US court orders release of three anti-nuclear activists
A US federal appeals court has ordered the immediate release of three anti-nuclear activists, including an elderly Catholic nun, the group's lawyer says.
Attorney Bill Quigley says he hopes they will be released within days.
Last week, sabotage convictions against Sister Megan Rice, 85, Michael Walli, 66, and Greg Boertje-Obed, 59, for breaking into a Tennessee nuclear facility in 2012 were overturned.
But it upheld guilty verdicts for damaging government property.
Sister Megan was jailed for nearly three years for entering the Oak Ridge facility, which stores uranium.
The other two protesters were each sentenced to more than five years in prison.
The July 2012 incident prompted security changes at the Y-12 site.
'Displays of ineptitude'
On Friday, Mr Quigley said he was trying to get the three activists out of prison as soon as possible.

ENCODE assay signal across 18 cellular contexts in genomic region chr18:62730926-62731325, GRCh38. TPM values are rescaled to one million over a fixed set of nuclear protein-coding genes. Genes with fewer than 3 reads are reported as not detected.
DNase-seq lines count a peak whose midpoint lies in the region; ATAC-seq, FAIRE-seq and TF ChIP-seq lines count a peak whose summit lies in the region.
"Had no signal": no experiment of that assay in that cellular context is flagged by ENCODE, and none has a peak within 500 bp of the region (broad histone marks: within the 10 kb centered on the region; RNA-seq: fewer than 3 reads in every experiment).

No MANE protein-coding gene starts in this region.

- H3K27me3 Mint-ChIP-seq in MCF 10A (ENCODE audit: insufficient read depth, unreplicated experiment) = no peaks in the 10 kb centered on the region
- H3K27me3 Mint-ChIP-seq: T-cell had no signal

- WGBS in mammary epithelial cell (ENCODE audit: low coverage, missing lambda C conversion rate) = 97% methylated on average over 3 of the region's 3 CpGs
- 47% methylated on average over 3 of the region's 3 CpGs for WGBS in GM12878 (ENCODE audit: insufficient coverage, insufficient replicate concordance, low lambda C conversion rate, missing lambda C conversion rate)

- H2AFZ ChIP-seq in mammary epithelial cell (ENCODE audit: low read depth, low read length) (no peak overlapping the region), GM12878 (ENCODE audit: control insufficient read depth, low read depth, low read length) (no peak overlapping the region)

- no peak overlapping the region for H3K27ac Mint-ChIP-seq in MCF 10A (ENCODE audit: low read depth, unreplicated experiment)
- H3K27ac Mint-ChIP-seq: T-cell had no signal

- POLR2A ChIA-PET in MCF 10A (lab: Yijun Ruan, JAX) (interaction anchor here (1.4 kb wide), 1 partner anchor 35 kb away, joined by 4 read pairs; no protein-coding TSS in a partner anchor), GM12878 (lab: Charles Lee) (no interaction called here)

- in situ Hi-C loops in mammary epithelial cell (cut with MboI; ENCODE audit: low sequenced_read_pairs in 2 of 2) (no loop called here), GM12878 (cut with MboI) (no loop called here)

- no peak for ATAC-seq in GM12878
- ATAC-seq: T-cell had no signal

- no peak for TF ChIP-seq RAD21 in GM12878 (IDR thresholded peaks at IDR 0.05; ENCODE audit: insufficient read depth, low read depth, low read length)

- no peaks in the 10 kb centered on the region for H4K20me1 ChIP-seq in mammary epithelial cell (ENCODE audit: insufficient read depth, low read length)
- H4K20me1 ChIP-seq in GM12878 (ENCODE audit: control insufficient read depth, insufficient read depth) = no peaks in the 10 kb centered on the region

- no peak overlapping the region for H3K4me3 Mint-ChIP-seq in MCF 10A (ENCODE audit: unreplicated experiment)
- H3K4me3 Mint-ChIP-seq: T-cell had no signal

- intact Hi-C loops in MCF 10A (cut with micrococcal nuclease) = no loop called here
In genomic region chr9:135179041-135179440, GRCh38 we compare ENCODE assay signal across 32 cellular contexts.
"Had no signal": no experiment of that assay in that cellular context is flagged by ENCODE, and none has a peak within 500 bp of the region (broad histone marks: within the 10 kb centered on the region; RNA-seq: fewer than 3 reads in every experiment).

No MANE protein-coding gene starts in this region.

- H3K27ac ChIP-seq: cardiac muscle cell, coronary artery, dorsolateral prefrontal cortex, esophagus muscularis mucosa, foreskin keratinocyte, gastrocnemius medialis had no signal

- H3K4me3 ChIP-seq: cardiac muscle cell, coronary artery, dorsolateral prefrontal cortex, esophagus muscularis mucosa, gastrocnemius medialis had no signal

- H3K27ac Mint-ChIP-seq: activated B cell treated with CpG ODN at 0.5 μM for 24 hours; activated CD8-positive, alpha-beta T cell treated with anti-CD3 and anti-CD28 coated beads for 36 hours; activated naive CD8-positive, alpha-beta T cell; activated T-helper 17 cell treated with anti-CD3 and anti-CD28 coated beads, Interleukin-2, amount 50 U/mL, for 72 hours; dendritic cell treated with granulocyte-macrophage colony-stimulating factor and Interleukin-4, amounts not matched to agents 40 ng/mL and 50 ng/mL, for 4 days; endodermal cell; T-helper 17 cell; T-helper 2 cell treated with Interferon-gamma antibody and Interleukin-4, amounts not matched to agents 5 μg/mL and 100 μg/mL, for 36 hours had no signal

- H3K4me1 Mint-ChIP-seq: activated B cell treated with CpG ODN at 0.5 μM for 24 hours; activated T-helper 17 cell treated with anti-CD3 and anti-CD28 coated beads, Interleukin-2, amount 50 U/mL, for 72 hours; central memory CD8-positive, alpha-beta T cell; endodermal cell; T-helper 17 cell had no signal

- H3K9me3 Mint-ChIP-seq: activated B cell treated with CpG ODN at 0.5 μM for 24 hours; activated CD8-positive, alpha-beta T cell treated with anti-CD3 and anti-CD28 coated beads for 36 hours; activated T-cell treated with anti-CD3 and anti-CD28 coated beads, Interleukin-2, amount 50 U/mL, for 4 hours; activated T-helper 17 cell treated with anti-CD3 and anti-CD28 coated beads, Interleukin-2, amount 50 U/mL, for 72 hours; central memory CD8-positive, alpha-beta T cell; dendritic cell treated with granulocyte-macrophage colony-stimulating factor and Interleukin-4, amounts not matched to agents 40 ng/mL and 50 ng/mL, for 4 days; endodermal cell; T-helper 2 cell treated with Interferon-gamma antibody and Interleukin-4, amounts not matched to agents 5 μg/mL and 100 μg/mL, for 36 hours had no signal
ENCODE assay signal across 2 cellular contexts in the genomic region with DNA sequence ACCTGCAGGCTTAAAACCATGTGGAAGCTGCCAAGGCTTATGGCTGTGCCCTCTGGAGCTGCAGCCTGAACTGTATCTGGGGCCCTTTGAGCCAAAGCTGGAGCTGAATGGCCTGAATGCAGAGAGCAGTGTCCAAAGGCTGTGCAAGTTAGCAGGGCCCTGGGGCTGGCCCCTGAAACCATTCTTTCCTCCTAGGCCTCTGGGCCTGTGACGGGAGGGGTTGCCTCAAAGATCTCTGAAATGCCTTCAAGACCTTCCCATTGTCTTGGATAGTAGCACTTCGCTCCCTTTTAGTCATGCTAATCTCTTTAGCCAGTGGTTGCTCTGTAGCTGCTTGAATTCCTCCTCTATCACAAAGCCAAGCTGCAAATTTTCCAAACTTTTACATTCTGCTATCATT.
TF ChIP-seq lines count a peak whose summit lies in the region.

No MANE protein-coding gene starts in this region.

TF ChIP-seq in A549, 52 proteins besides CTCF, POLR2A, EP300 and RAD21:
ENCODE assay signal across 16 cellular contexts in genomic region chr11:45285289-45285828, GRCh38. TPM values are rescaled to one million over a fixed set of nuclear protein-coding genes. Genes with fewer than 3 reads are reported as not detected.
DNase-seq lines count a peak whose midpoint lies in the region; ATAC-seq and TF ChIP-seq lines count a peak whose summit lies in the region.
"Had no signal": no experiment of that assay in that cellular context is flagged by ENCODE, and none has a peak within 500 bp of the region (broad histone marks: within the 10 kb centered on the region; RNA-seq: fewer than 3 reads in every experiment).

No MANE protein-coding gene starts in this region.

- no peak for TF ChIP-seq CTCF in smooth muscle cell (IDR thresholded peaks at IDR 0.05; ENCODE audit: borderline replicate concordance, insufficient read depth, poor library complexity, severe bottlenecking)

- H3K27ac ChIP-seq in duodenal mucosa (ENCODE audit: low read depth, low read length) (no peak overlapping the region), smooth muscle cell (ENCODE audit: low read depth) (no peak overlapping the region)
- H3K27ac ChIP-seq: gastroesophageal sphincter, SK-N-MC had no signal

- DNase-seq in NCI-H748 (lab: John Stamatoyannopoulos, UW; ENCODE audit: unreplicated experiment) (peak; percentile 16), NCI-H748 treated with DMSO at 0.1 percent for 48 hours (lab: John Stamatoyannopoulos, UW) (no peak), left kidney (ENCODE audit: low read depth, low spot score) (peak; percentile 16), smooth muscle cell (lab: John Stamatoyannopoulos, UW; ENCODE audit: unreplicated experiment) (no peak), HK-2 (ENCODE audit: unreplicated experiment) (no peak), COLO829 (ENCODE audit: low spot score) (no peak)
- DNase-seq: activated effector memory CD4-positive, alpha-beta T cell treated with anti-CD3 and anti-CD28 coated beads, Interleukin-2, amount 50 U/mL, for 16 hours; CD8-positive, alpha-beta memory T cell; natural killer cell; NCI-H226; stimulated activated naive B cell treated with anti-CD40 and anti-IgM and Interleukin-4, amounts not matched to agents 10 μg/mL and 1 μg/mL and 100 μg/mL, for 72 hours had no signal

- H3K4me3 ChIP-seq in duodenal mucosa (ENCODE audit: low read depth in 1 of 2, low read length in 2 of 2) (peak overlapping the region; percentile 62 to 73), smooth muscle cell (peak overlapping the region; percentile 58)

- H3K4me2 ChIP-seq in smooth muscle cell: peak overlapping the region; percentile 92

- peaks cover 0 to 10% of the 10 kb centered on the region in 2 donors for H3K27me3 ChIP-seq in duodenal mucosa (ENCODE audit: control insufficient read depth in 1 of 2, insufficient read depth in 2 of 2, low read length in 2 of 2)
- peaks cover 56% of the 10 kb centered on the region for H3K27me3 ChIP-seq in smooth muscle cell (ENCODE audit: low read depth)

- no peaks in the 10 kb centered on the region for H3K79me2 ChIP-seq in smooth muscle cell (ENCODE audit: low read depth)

They have spent two years behind the bars, and the appeals court said they likely already had served more time than they would received for the lesser charge.
The campaigners are members of the group Transform Now Plowshares.
During their trial last year, Walli and Boertje-Obed received tougher sentences because they had longer criminal histories.
The trio were also found guilty of causing more than $1,000-worth (£650) of damage to government property.
After cutting a fence to enter the site, they walked around, spray-painted graffiti, strung out crime-scene tape and chipped a wall with hammers.
They spent two hours inside the site.
The trio also sprayed the exterior of the complex with baby bottles containing human blood.
When a guard approached, they offered him food and started singing.
At the trial, Sister Megan said her only regret was waiting so long to stage her protest. "It is manufacturing that which can only cause death," she said.
US lawmakers and the Department of Energy later launched an inquiry and uncovered "troubling displays of ineptitude" at the facility.
Top officials were reassigned, including at the National Nuclear Security Administration.
WSI, the company providing security at the site, was dismissed and other officers were sacked, demoted or suspended.